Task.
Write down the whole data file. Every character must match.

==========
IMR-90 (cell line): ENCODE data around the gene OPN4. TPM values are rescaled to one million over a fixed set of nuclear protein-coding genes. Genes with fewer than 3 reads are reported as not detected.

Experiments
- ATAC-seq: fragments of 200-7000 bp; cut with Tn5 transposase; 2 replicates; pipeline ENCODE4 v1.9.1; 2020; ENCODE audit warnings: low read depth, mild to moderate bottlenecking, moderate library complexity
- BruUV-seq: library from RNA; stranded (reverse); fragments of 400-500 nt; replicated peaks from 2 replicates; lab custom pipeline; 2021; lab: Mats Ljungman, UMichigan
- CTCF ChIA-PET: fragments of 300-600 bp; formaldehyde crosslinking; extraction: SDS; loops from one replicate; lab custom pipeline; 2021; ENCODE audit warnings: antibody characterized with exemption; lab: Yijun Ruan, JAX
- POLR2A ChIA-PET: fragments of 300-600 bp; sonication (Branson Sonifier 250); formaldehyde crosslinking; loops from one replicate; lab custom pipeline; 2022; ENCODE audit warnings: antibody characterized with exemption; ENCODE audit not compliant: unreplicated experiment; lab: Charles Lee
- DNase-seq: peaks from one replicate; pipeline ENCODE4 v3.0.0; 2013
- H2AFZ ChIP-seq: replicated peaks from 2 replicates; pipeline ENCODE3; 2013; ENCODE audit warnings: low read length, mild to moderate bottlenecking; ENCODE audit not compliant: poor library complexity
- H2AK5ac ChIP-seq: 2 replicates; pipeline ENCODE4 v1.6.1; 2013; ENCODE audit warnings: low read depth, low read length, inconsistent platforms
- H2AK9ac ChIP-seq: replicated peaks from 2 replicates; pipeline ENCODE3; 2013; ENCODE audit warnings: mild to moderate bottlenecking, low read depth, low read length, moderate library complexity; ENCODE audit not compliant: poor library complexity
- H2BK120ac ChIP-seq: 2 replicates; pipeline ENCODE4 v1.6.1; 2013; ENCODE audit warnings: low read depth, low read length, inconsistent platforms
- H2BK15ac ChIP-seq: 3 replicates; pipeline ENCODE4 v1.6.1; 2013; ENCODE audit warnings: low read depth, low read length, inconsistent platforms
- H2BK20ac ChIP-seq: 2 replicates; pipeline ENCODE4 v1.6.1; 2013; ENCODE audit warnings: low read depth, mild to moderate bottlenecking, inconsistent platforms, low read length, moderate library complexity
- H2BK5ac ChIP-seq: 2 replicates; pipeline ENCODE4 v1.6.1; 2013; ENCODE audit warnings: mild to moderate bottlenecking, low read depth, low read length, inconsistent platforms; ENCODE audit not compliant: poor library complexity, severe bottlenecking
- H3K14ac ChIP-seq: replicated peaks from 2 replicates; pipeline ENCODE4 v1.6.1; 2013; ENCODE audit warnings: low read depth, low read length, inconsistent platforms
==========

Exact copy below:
IMR-90 (cell line): ENCODE data around the gene OPN4. TPM values are rescaled to one million over a fixed set of nuclear protein-coding genes. Genes with fewer than 3 reads are reported as not detected.

Experiments
- ATAC-seq: fragments of 200-7000 bp; cut with Tn5 transposase; 2 replicates; pipeline ENCODE4 v1.9.1; 2020; ENCODE audit warnings: low read depth, mild to moderate bottlenecking, moderate library complexity
- BruUV-seq: library from RNA; stranded (reverse); fragments of 400-500 nt; replicated peaks from 2 replicates; lab custom pipeline; 2021; lab: Mats Ljungman, UMichigan
- CTCF ChIA-PET: fragments of 300-600 bp; formaldehyde crosslinking; extraction: SDS; loops from one replicate; lab custom pipeline; 2021; ENCODE audit warnings: antibody characterized with exemption; lab: Yijun Ruan, JAX
- POLR2A ChIA-PET: fragments of 300-600 bp; sonication (Branson Sonifier 250); formaldehyde crosslinking; loops from one replicate; lab custom pipeline; 2022; ENCODE audit warnings: antibody characterized with exemption; ENCODE audit not compliant: unreplicated experiment; lab: Charles Lee
- DNase-seq: peaks from one replicate; pipeline ENCODE4 v3.0.0; 2013
- H2AFZ ChIP-seq: replicated peaks from 2 replicates; pipeline ENCODE3; 2013; ENCODE audit warnings: low read length, mild to moderate bottlenecking; ENCODE audit not compliant: poor library complexity
- H2AK5ac ChIP-seq: 2 replicates; pipeline ENCODE4 v1.6.1; 2013; ENCODE audit warnings: low read depth, low read length, inconsistent platforms
- H2AK9ac ChIP-seq: replicated peaks from 2 replicates; pipeline ENCODE3; 2013; ENCODE audit warnings: mild to moderate bottlenecking, low read depth, low read length, moderate library complexity; ENCODE audit not compliant: poor library complexity
- H2BK120ac ChIP-seq: 2 replicates; pipeline ENCODE4 v1.6.1; 2013; ENCODE audit warnings: low read depth, low read length, inconsistent platforms
- H2BK15ac ChIP-seq: 3 replicates; pipeline ENCODE4 v1.6.1; 2013; ENCODE audit warnings: low read depth, low read length, inconsistent platforms
- H2BK20ac ChIP-seq: 2 replicates; pipeline ENCODE4 v1.6.1; 2013; ENCODE audit warnings: low read depth, mild to moderate bottlenecking, inconsistent platforms, low read length, moderate library complexity
- H2BK5ac ChIP-seq: 2 replicates; pipeline ENCODE4 v1.6.1; 2013; ENCODE audit warnings: mild to moderate bottlenecking, low read depth, low read length, inconsistent platforms; ENCODE audit not compliant: poor library complexity, severe bottlenecking
- H3K14ac ChIP-seq: replicated peaks from 2 replicates; pipeline ENCODE4 v1.6.1; 2013; ENCODE audit warnings: low read depth, low read length, inconsistent platforms